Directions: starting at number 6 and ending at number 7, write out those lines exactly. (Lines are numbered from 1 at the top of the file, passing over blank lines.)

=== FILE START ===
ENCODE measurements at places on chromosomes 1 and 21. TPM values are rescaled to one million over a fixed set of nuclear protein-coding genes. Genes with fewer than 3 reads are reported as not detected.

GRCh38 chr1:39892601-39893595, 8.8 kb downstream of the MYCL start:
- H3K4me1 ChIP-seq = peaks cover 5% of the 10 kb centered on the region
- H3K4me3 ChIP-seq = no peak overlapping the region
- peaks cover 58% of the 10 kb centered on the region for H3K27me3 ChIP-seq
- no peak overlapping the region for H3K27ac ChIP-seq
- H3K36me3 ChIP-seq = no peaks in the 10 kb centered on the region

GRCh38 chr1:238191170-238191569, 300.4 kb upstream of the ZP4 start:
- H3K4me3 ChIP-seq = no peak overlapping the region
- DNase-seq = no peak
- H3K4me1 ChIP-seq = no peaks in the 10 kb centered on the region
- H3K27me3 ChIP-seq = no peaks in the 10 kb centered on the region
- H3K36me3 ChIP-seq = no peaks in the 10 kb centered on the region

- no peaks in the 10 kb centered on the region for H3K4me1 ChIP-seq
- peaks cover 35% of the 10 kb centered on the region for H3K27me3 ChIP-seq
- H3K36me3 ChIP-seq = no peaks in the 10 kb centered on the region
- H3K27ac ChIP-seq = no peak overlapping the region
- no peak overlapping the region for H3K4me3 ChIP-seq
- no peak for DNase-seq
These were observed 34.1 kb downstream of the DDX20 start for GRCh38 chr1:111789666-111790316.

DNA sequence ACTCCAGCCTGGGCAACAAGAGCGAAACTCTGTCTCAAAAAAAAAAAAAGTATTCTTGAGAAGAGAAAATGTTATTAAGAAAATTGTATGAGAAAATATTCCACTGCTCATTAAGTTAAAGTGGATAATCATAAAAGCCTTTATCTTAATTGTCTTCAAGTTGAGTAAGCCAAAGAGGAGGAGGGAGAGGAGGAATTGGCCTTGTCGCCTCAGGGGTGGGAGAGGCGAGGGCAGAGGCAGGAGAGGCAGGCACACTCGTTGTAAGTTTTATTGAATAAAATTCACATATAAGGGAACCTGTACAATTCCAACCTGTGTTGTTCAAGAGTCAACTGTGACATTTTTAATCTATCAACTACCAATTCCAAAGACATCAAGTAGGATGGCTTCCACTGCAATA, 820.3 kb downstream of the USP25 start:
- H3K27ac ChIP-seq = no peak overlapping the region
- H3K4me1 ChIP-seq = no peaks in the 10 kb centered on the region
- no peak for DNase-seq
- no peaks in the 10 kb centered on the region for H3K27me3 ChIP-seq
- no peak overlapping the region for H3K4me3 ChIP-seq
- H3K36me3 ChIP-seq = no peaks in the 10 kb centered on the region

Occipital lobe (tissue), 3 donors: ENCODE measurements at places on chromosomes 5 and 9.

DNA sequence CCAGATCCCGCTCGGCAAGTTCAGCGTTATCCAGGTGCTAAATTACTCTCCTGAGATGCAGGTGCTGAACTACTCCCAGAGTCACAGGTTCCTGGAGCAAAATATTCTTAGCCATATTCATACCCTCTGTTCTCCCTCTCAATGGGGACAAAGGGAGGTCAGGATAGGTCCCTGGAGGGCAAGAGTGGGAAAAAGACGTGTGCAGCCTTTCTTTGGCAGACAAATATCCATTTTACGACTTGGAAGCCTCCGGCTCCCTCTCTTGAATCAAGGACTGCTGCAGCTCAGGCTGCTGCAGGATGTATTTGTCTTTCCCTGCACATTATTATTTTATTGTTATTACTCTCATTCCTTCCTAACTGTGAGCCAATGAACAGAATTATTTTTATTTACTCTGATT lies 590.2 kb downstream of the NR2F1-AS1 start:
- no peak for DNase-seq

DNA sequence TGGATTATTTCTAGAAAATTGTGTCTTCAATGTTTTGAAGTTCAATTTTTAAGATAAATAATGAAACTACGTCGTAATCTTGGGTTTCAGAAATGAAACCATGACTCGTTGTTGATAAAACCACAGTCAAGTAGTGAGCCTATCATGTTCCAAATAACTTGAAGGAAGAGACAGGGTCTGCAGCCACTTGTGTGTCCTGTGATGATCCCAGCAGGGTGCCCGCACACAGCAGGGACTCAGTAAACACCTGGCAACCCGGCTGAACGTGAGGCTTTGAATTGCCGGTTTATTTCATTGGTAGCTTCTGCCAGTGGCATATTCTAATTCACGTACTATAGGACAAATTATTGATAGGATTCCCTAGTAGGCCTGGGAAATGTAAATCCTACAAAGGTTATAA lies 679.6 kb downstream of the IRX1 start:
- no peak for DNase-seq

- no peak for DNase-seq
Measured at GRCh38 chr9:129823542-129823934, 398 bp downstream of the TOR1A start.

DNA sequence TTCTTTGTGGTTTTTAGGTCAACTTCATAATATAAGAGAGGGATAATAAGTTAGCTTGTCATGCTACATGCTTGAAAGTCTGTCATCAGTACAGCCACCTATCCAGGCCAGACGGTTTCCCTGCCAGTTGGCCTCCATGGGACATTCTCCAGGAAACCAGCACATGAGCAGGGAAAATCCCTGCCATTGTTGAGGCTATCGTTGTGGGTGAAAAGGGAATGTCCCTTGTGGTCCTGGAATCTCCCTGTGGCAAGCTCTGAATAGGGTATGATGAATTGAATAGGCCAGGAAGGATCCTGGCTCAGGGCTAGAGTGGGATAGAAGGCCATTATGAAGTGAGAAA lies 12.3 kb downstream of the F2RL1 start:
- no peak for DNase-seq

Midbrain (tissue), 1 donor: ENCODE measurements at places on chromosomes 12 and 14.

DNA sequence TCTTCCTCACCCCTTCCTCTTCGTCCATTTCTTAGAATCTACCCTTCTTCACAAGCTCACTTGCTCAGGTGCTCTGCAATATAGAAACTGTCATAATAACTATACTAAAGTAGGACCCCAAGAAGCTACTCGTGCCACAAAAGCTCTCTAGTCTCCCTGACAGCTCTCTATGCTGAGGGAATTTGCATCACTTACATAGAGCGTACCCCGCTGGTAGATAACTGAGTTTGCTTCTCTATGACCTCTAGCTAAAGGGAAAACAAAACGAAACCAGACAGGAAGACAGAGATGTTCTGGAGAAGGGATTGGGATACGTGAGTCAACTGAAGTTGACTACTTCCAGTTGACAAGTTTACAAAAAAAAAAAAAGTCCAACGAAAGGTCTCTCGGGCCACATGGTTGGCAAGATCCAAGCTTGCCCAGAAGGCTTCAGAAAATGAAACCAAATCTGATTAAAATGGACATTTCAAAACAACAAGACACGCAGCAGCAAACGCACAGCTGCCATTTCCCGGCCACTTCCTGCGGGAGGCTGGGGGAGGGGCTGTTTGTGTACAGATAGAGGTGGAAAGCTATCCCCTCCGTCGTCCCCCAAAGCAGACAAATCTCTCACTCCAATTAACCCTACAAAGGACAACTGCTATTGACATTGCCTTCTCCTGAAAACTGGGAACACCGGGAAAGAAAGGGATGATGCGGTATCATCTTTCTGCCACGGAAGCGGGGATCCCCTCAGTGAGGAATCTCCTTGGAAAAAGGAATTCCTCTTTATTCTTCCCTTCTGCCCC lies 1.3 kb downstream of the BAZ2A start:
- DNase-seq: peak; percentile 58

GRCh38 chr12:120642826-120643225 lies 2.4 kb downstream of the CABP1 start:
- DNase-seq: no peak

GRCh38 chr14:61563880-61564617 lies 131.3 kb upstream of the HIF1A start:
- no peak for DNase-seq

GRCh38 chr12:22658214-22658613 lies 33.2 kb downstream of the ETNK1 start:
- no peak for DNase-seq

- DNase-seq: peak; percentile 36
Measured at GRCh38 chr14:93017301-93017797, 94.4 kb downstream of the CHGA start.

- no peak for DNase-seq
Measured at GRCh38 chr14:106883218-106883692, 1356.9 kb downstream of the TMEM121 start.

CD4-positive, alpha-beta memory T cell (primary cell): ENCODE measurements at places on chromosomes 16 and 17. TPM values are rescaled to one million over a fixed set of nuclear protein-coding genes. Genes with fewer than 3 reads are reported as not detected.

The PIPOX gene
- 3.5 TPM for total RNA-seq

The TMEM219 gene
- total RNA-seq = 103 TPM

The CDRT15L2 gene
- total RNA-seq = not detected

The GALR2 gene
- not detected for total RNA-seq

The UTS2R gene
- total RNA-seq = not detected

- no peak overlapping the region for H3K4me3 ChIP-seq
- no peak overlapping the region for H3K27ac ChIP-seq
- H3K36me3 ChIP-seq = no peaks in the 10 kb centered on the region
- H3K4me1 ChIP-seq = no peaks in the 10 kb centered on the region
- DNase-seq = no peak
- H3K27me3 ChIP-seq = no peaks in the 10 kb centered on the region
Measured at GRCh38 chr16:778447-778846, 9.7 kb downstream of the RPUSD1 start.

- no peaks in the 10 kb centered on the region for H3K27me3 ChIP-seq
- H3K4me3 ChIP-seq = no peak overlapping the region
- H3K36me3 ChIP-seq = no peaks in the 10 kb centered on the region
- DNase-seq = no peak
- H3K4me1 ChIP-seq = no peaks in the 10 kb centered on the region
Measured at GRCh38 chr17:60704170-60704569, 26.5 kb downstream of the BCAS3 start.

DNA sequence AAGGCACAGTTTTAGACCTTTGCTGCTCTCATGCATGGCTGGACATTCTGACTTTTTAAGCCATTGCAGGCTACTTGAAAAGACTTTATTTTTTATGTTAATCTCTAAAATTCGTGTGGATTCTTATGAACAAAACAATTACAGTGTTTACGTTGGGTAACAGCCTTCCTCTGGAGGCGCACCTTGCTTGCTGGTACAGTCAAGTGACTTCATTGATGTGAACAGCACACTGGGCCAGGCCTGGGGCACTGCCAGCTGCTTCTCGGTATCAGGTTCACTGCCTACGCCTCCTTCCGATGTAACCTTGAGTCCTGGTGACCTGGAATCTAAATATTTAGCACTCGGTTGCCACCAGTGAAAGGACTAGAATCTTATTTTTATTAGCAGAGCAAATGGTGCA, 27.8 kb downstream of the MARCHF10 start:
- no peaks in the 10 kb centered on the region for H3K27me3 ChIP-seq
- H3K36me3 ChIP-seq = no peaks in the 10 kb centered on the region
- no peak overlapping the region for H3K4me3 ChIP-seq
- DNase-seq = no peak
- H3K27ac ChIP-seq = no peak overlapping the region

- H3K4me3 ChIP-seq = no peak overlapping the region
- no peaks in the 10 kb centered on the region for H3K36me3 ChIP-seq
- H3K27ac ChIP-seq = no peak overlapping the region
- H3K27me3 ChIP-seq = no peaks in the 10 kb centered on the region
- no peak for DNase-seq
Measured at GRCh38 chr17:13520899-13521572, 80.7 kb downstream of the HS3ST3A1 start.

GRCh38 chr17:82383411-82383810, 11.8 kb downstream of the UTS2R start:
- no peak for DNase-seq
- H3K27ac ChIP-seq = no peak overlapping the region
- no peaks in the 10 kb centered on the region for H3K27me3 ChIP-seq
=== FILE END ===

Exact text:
- no peak overlapping the region for H3K27ac ChIP-seq
- H3K36me3 ChIP-seq = no peaks in the 10 kb centered on the region